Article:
September is National Cholesterol Education Month, this is a great time to remind your patient’s to check their blood cholesterol and take the necessary steps to lower it if it is high. This is also a good time to educate about lipid profiles and food and lifestyle choices that help reach personal cholesterol goals.
Desirable Cholesterol Levels
Total cholesterol: <170 mg/dL
Low LDL (“bad”) cholesterol: <110 mg/dL
High HDL (“good”) cholesterol: >35 mg/dL
Triglycerides: <150 mg/dL
More than 102 million American Adults (20 years or older) have total cholesterol levels at or above 200 mg/dL, which is above healthy levels. More than 35 million of these people have levels of 240 mg/dL or higher, which puts them at high risk for heart disease.¹
The National Cholesterol Education Program (NCEP) recommends that adults aged 20 years or older have their cholesterol checked every 5 years. A simple lipoprotein profile blood test can measure total cholesterol levels, including LDL (low-density lipoprotein, or “bad” cholesterol), HDL (high-density lipoprotein, or “good” cholesterol) and triglycerides.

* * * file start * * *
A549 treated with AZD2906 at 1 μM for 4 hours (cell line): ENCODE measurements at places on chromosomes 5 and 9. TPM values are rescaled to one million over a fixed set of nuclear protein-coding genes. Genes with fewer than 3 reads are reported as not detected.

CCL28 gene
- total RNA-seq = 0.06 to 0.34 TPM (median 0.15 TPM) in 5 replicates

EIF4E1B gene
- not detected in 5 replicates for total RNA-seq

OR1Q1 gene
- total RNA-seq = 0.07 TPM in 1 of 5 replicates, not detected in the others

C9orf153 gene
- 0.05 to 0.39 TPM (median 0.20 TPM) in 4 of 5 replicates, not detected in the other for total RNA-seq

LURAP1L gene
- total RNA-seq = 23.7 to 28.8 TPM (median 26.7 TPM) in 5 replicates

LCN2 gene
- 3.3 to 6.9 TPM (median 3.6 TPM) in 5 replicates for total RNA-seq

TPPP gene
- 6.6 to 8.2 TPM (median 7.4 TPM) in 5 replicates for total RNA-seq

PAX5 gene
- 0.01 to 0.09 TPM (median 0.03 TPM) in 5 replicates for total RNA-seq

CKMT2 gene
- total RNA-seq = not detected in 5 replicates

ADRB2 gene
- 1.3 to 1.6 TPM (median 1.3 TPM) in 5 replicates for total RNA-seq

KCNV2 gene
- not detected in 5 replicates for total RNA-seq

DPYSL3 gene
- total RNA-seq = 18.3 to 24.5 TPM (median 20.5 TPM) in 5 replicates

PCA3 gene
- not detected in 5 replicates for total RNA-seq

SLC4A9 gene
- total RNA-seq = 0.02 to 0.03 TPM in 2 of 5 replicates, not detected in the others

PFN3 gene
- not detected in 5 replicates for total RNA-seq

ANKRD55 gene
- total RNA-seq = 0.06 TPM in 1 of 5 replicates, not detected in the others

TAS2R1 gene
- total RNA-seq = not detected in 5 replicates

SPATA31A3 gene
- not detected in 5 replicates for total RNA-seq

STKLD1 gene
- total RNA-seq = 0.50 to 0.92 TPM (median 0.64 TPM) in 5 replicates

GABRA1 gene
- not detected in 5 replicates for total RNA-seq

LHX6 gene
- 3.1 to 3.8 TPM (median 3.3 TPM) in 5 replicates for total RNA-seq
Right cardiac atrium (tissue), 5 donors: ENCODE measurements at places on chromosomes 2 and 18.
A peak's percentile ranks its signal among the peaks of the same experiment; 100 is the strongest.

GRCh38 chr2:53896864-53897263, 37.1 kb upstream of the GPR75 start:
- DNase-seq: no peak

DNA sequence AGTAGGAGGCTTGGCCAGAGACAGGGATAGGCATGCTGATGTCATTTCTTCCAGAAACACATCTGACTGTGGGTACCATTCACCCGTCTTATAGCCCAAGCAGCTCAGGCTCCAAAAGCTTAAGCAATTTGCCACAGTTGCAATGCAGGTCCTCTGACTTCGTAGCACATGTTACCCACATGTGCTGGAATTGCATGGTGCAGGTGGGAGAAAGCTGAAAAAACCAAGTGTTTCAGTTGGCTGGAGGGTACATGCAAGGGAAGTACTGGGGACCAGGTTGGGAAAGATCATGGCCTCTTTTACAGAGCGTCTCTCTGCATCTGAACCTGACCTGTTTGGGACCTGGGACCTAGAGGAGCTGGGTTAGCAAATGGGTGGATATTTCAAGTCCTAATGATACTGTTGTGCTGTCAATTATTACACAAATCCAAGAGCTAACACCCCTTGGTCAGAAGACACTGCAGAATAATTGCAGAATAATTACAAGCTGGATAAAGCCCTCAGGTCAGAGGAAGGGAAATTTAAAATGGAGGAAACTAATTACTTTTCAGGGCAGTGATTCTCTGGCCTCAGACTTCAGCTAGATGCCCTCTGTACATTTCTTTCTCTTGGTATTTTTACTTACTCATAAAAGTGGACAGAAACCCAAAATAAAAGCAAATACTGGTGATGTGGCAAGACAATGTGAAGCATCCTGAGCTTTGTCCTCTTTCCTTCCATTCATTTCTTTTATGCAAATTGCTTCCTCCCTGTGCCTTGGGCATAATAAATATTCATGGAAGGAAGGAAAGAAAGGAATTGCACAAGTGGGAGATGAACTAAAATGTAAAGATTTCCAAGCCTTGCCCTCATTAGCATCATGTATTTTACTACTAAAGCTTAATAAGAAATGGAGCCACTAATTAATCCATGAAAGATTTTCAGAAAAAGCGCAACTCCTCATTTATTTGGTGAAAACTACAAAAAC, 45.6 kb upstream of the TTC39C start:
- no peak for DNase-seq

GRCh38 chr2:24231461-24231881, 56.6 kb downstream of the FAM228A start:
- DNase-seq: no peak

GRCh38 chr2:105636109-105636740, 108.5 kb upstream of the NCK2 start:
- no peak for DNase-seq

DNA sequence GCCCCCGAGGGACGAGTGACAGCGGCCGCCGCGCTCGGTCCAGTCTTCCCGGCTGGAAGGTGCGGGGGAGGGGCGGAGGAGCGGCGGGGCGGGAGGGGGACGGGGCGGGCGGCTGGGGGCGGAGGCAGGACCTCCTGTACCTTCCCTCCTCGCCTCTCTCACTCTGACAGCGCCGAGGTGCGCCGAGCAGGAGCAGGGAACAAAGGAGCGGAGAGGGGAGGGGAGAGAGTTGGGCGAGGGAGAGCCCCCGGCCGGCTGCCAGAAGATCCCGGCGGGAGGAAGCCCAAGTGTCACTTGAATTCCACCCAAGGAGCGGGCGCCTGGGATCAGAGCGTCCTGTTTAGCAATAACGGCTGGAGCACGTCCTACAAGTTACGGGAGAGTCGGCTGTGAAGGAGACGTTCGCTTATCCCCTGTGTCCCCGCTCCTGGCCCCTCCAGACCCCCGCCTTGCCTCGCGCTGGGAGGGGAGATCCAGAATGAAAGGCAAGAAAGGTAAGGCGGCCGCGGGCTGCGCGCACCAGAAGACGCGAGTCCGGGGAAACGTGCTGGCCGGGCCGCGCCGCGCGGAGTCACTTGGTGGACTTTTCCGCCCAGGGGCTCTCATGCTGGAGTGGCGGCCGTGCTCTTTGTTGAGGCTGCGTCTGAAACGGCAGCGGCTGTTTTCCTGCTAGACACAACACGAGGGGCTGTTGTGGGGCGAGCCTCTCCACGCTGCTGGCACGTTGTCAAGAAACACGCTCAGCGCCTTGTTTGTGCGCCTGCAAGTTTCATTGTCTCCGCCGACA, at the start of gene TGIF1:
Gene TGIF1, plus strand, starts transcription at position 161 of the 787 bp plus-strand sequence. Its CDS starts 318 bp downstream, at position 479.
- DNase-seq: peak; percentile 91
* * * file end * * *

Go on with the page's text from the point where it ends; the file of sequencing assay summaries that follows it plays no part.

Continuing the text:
Ways to Lower/Prevent High Cholesterol
Prescription medications are available to treat high cholesterol, however, lifestyle changes can lower cholesterol levels, such as:
- Low-fat and high-fiber food (Eat more fresh fruits, fresh vegetables, and whole grains)
- 2 hours and 30 minutes of moderate or 1 hour and 15 minutes of vigorous physical activity a week
- Maintain a healthy weight
- Don’t smoke or quit if you smoke
Let’s work together to empower individuals to make heart-healthy choices. For more information on our efforts to improve cardiac health through partnerships, resources, education and shared learning, visit our website. Be sure to join our Learning and Action Network to receive our weekly eNews, get involved and get connected.
CDC Programs and Resources
- National Heart Disease and Stroke Prevention Program
- Lipid Standardization Program
- CDC’s Cholesterol website
- Cholesterol Fact Sheet
- State Heart Disease and Stroke Prevention Programs Address High Blood Cholesterol
¹ American Heart Association. Heart Disease and Stroke Statistics—2010 Update. Available on the American Heart Association website.